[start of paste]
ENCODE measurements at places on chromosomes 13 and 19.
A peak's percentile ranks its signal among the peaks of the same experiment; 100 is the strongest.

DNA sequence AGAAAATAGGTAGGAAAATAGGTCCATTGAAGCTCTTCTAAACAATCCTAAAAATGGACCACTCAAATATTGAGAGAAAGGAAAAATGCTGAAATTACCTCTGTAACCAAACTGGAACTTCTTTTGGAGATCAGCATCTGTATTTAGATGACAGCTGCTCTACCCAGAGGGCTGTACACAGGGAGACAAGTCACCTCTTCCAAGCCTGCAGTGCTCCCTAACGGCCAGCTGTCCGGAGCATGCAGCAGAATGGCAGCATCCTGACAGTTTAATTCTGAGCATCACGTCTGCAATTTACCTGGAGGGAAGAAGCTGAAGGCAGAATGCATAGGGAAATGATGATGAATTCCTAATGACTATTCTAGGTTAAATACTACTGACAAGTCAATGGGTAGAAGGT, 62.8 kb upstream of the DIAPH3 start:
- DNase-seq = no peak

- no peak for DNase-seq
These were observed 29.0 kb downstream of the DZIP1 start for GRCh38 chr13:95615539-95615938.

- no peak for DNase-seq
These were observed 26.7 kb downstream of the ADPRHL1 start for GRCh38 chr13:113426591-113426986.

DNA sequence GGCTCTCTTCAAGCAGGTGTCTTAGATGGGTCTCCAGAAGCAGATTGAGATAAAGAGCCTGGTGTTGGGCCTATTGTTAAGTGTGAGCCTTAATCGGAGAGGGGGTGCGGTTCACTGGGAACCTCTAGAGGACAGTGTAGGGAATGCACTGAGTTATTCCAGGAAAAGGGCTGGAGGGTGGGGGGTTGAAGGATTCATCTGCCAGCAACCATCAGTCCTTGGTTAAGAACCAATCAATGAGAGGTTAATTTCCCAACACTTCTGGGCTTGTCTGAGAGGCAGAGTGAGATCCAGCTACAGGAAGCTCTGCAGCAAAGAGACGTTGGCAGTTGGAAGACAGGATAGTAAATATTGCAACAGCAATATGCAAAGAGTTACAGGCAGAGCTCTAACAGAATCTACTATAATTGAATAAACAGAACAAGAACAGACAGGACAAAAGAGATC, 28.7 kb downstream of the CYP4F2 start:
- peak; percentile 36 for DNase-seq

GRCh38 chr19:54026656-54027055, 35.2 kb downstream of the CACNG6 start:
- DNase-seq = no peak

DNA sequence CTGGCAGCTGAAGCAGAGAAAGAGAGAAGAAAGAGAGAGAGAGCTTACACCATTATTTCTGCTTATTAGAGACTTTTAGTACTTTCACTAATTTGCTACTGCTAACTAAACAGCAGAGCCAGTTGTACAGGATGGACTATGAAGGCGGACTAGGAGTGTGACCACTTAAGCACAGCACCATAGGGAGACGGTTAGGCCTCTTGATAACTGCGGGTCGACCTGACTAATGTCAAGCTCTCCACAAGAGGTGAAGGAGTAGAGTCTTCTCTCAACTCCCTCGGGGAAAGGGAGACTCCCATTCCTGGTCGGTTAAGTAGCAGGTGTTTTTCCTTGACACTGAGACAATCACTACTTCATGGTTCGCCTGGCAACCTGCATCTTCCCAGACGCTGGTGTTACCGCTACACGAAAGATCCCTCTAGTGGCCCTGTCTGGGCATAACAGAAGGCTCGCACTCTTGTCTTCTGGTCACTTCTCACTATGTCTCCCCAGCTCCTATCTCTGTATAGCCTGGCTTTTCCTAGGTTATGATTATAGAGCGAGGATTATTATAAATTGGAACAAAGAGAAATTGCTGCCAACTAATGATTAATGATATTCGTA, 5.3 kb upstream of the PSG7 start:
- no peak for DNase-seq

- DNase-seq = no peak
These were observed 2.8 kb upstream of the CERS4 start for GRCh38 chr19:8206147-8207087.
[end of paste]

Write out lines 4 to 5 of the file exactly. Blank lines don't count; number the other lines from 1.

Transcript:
- DNase-seq = no peak

- no peak for DNase-seq